Umm Mahmoud said her father-in-law was a nice and generous man who enjoyed serving a variety of food items to his guests as a form of hospitality. “It is very difficult to explain to my father-in-law what a diet is, as he is an old man with strict traditional code. It would be greatly disrespectful if I said that I could not eat a certain item on the table; he would find it disrespectful and offensive.

"My suffering started when I found that all the banned types of food were on the table, because I would be forced to eat them, even if I was allergic to some of them. He gave me a big piece of a banned item on my list and waited for me to eat it all. Despite knowing that this would negatively affect my health, I had to eat it just to be courteous to him and make him happy,” said Umm Mahmoud.

Ibtihal Alhujaily, a specialist in Qur’an Studies at Taibah University, had to make tradition a priority over health. One day she had a twisted ankle and could barely stand up. In a family gathering, where most of the people were respected people of the tribe, she was forced to stand up to greet every elderly member who arrived. If she chose to remain seated while greeting them, then that would be taken as a sign of disrespect, and not even a health report that showed the pain in the ankle could diffuse the situation. So she decided to endure the pain.

Sultan Al-Ahmadi, a Saudi student, said it would be disrespectful if a guest was not greeted with big feats. Sultan is broke and sometimes he does not have a single riyal in his account when he received his relatives. Normally, a man with no money to buy food to his guests, will apologize for not hosting them. But this is against the tradition of Sultan's family and tribe as he must provide a respectful meal to his guests. He ended up borrowing money from friends and relatives placing himself in deep debt just to show his sense of hospitality.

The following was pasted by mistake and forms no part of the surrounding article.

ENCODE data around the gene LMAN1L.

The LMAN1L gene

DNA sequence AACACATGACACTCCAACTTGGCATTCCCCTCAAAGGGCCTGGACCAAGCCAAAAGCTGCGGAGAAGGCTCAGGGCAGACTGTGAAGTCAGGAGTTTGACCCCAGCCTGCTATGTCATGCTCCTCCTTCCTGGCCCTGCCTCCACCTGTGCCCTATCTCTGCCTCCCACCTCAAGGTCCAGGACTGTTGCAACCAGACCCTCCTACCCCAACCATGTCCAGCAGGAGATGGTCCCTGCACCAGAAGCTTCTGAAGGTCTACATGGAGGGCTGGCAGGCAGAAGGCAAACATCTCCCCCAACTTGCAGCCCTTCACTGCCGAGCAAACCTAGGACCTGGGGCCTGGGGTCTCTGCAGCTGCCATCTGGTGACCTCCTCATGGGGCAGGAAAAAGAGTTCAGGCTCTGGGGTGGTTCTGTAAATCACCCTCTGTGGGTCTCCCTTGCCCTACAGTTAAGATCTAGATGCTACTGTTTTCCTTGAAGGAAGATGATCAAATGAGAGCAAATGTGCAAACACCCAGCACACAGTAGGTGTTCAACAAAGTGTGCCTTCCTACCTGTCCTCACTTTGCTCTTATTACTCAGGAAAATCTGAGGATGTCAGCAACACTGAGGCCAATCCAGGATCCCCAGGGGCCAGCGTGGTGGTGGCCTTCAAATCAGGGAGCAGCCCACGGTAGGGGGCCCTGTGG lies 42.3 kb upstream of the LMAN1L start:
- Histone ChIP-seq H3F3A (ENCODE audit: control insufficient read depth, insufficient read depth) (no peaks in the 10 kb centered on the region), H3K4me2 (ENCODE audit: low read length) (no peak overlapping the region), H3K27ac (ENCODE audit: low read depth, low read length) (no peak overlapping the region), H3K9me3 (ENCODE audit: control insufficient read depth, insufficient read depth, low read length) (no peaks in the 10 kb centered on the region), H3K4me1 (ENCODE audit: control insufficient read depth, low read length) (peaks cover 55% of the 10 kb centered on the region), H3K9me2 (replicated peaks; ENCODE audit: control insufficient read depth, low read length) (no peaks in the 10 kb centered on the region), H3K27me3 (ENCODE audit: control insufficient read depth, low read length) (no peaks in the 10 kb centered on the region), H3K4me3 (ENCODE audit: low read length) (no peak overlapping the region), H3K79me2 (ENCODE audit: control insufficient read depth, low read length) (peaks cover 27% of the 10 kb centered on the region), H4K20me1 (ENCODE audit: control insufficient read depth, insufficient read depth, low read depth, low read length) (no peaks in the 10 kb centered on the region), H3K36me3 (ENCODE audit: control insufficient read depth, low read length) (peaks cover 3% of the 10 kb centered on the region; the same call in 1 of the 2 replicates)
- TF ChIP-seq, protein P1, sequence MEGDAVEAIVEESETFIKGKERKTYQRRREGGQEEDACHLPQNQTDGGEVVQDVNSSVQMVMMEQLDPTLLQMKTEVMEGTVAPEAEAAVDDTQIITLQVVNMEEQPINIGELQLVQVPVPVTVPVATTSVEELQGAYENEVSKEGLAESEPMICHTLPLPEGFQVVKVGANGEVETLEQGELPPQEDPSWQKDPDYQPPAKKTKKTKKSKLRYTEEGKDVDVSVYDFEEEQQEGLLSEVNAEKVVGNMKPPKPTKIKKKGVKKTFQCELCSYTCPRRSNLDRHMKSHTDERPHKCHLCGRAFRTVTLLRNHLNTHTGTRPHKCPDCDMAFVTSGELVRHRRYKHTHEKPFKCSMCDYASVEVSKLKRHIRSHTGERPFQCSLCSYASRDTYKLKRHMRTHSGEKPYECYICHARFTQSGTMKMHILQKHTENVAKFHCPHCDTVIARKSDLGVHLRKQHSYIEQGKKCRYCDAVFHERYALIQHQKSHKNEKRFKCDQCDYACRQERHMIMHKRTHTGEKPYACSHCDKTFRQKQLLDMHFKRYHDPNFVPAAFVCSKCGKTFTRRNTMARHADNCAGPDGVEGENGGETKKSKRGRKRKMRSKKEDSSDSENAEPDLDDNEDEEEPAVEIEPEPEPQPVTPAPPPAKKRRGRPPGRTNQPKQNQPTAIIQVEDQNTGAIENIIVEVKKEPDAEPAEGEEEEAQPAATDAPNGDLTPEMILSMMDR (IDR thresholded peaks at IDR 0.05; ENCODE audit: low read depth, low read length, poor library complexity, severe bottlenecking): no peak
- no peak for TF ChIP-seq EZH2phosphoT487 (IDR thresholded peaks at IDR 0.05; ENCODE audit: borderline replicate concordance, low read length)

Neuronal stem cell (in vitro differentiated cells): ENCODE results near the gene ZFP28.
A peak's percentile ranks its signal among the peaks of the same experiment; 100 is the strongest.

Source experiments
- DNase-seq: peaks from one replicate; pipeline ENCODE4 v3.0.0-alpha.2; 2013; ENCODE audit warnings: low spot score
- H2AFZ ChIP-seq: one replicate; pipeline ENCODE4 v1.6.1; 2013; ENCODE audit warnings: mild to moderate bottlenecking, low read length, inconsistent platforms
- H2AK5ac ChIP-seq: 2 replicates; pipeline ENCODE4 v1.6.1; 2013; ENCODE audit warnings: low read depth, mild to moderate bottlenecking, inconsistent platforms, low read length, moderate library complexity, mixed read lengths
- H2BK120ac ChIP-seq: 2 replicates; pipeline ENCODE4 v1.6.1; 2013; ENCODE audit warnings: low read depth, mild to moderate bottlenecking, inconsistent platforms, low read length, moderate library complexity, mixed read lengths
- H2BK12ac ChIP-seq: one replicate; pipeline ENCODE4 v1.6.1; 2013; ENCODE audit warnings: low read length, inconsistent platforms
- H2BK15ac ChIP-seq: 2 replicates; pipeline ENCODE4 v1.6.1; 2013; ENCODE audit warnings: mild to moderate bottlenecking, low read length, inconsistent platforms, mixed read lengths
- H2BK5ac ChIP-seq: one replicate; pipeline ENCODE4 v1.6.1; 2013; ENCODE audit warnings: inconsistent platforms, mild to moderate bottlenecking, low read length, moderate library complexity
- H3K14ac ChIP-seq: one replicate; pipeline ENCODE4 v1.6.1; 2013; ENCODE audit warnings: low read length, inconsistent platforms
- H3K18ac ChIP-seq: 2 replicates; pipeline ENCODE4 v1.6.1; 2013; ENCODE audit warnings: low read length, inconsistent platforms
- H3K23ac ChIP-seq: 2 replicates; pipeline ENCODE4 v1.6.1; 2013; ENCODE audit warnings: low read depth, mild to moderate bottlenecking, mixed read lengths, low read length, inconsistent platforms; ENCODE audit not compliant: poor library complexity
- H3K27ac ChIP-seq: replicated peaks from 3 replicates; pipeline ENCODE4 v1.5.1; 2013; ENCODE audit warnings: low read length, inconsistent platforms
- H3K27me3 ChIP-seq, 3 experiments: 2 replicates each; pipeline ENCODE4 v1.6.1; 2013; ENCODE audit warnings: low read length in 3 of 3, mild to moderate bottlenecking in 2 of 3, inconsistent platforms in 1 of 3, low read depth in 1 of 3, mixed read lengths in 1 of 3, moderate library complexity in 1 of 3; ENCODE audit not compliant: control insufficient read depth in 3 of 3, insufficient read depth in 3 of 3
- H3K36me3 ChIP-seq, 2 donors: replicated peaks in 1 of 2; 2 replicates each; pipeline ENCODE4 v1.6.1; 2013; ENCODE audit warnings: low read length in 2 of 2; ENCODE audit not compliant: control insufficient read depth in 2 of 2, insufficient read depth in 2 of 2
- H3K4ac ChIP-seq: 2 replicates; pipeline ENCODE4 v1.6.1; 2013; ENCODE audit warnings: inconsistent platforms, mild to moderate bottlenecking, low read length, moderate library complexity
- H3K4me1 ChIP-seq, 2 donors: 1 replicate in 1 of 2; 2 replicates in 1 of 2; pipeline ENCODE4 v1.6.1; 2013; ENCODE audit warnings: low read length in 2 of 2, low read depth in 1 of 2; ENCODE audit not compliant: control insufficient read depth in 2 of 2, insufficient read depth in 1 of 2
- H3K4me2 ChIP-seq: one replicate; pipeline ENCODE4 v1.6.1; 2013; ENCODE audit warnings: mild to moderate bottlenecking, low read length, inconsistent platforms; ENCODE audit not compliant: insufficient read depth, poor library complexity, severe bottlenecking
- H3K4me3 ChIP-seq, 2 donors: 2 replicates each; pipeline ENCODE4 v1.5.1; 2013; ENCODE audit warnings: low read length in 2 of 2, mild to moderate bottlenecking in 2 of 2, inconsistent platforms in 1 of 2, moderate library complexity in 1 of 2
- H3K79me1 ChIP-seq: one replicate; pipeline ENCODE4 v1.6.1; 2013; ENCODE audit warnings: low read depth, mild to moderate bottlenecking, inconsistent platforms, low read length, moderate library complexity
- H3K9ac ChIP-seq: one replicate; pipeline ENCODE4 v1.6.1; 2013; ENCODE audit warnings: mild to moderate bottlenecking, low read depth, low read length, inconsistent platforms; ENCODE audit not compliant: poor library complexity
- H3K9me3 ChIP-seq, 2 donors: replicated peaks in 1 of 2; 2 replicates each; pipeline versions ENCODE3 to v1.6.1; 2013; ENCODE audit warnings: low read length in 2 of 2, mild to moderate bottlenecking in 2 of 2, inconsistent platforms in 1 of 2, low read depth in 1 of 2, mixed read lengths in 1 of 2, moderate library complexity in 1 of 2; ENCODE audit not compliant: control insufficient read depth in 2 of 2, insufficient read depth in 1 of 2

“I cannot explain this as it may sound strange to people who are not familiar with our traditions and customs. Yes, I have to fulfill my obligations toward my guests even if I have nothing to offer. This is in our custom and if I did not do it, then that is shameful to my family. Like I said I cannot expect a person who does not know our tradition to understand it, but this is the way it is, even if it means it will push me into deeper debts, but with no shame.”

Alhassan Alsharif, a Saudi sociologist, explains that people in Saudi Arabia tend to be courteous or oblige themselves over their capacities in order to satisfy others like parents, close family members and friends. "Mostly polite and kind people tend to do so. But courtesy sometimes affects people’s lives and makes it more complicated. Almost always courtesy costs money and is often time-consuming. Plus, it will disturb the lives of people who compliment others and affect their daily lives, duties at home and workplace, and their relationship," he said.

“We did not learn to say no to things that we disagree with in our families as we were young. We understood that saying 'NO' to others is impolite and we cannot show our weakness to others,” added Alsharif.

"There are several solutions to stop being courteous to others in difficult situations. First, we must learn how to say NO when necessary. Second, provide help to others as you will be in their place one day. Also, show care but don’t overwhelm yourself with others. Plus, do not commit yourself to what others expect of you. It means do not prioritize others over yourself and your health because they care more about themselves, not you. Then, try to respond to anyone who exploits your kindness in a polite way," says Alsharif.